The last half century of German history must also be remembered. Three assaults on neighbouring states were rewarded by a great increase of territory and of strength. From Denmark, in 1864, Prussia took Schleswig-Holstein. The defeat of Austria in 1866 brought Hanover and Bavaria under the Prussian leadership; Alsace and Lorraine were regained from France in 1870. The Prussian mind, which is not remarkable for subtlety, found a justification in these three wars for its favourite doctrine of frightfulness. That doctrine, put briefly, is that people can always be frightened into submission, and that it is cheaper to frighten them than to fight them to the bitter end. Denmark was a small nation, and moreover was left utterly unsupported by the European powers who had guaranteed her integrity. Bavaria was frightened, and will be frightened again when her hot fit gives way to her cold fit. France was divided and half-hearted under a tinsel emperor. It is Germany's misfortune that on these three special cases she based a general doctrine of war. A very little knowledge of human nature—a knowledge so alien to her that she calls it psychology and assigns it to specialists—would have taught her that, for the most part, human beings when they are fighting for their homes and their faith cannot be frightened, and must be killed or conciliated. The practice of frightfulness has not worked very well in this war. It has steeled the heart of Germany's enemies. It has produced in her victims a temper of hate that will outlive this generation, and will make the small peoples whom she has kicked and trampled on impossible subjects of the German Empire. Worst of all it has suggested to onlookers that the people who have so plenary a belief in frightfulness are not themselves strangers to fear. There is an old English proverb, hackneyed and stale three hundred years ago, but now freshened again by disuse, that the goodwife would never have looked for her daughter in the oven unless she had been there herself.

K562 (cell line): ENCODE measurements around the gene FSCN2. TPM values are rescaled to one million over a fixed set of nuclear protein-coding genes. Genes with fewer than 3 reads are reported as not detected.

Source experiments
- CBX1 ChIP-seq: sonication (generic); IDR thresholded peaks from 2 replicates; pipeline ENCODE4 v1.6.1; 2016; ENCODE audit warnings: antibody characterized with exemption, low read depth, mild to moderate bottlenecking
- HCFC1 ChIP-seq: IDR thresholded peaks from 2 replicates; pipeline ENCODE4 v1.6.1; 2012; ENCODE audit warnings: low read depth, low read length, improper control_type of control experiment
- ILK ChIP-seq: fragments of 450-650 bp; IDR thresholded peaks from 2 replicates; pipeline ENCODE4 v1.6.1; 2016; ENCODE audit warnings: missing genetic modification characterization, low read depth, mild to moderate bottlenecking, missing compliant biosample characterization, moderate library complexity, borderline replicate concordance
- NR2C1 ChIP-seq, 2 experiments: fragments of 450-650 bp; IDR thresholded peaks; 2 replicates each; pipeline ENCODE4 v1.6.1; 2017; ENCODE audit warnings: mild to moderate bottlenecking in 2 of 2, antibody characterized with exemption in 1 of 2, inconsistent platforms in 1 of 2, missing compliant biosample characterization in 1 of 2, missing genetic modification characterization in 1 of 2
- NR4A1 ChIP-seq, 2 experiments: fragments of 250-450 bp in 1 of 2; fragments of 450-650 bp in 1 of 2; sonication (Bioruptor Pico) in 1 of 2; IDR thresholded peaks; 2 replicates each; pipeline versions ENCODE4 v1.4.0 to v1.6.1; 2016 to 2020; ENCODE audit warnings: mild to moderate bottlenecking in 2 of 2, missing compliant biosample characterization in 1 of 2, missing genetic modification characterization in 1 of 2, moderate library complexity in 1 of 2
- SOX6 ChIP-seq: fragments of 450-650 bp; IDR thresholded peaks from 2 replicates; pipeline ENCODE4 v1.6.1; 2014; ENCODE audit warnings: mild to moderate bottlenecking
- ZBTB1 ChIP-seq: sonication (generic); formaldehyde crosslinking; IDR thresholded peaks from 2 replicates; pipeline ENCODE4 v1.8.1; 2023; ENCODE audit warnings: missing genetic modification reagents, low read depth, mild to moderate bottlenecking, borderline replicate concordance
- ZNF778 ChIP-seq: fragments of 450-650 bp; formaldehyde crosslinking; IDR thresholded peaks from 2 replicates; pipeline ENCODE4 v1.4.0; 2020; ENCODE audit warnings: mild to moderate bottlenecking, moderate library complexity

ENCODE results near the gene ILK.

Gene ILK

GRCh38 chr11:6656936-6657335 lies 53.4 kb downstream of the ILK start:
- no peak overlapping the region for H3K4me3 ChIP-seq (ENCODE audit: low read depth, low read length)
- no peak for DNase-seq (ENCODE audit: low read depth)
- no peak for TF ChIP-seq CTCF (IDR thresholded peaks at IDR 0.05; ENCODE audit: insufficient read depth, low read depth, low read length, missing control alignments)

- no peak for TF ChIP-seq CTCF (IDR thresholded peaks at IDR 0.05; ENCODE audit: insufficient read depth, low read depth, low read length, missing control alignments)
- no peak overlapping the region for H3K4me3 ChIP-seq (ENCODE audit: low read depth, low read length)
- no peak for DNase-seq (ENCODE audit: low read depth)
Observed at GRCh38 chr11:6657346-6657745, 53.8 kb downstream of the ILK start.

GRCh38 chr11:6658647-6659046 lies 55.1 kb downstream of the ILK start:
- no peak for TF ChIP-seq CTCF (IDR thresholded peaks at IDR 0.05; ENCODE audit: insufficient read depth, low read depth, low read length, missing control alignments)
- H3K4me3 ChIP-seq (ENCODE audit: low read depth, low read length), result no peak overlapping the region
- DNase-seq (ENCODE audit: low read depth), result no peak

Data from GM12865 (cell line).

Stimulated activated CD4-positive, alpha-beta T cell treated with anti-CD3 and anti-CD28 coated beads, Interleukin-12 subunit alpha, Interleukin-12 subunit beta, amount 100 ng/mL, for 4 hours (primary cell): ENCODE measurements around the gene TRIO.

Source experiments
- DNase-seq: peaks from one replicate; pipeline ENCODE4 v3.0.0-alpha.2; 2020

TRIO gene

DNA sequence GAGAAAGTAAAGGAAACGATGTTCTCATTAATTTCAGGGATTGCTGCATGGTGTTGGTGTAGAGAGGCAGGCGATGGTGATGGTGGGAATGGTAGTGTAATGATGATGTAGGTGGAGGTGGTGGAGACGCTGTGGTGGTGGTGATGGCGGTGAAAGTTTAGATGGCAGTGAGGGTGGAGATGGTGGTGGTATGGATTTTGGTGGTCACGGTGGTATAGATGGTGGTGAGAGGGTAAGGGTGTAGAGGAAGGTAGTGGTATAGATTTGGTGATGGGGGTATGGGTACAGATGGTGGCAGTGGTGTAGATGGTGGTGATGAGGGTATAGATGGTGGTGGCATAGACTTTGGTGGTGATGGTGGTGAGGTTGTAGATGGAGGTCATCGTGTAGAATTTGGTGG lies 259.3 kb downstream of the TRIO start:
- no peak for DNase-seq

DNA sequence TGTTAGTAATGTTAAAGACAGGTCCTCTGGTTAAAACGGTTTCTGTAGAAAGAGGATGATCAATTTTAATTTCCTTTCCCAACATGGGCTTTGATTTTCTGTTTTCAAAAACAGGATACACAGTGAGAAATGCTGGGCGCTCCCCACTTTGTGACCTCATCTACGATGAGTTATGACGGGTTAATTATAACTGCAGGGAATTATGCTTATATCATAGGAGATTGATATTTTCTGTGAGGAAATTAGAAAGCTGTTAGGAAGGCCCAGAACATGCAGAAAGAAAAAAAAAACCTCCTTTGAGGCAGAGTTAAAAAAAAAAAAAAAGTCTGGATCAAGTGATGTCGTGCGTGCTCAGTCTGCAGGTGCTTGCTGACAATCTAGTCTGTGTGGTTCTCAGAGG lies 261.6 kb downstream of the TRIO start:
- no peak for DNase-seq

How shall I describe the English temper, which the Germans, high and low, learned and ignorant, have so profoundly mistaken? You can get no description of it from the Englishman pure and simple; he has no theory of himself, and it bores him to hear himself described. Yet it is this temper which has given England her great place in the world and which has cemented the British Empire. It is to be found not in England alone, but wherever there is a strain of English blood or an acceptance of English institutions. You can find it in Australia, in Canada, in America; it infects Scotland, and impresses Wales. It is everywhere in our trenches to-day. It is not clannish, or even national, it is essentially the lonely temper of a man independent to the verge of melancholy. An admirable French writer of to-day has said that the best handbook and guide to the English temper is Defoe's romance of Robinson Crusoe. Crusoe is practical, but is conscious of the over-shadowing presence of the things that are greater than man. He makes his own clothing, teaches his goats to dance, and wrestles in thought with the problems suggested by his Bible. Another example of the same temper may be seen in Bunyan's Pilgrim's Progress, and yet another in Wordsworth's Prelude. There is no danger that English thought will ever underestimate the value and meaning of the individual soul. The greatest English literature, it might almost be said, from Shakespeare's Hamlet to Browning's The Ring and the Book, is concerned with no other subject. The age-long satire against the English is that in England every man claims the right to go to heaven his own way. English institutions, instead of subduing men to a single pattern, are devised chiefly with the object of saving the rights of the subject and the liberty of the individual. 'Every man in his humour' is an English proverb, and might almost be a statement of English constitutional doctrine. But this extreme individualism is the right of all, and does not favour self-exaltation. The English temper has an almost morbid dislike of all that is showy or dramatic in expression. I remember how a Winchester boy, when he was reproached with the fact that Winchester has produced hardly any great men, replied, 'No, indeed, I should think not. We would pretty soon have knocked that out of them.' And the epigrams of the English temper usually take the form of understatement. 'Give Dayrolles a chair' were the last dying words of Lord Chesterfield, spoken of the friend who had come to see him. When the French troops go over the parapet to make an advance, their battle cry shouts the praises of their Country. The British troops prefer to celebrate the advance in a more trivial fashion, 'This way to the early door, sixpence extra.'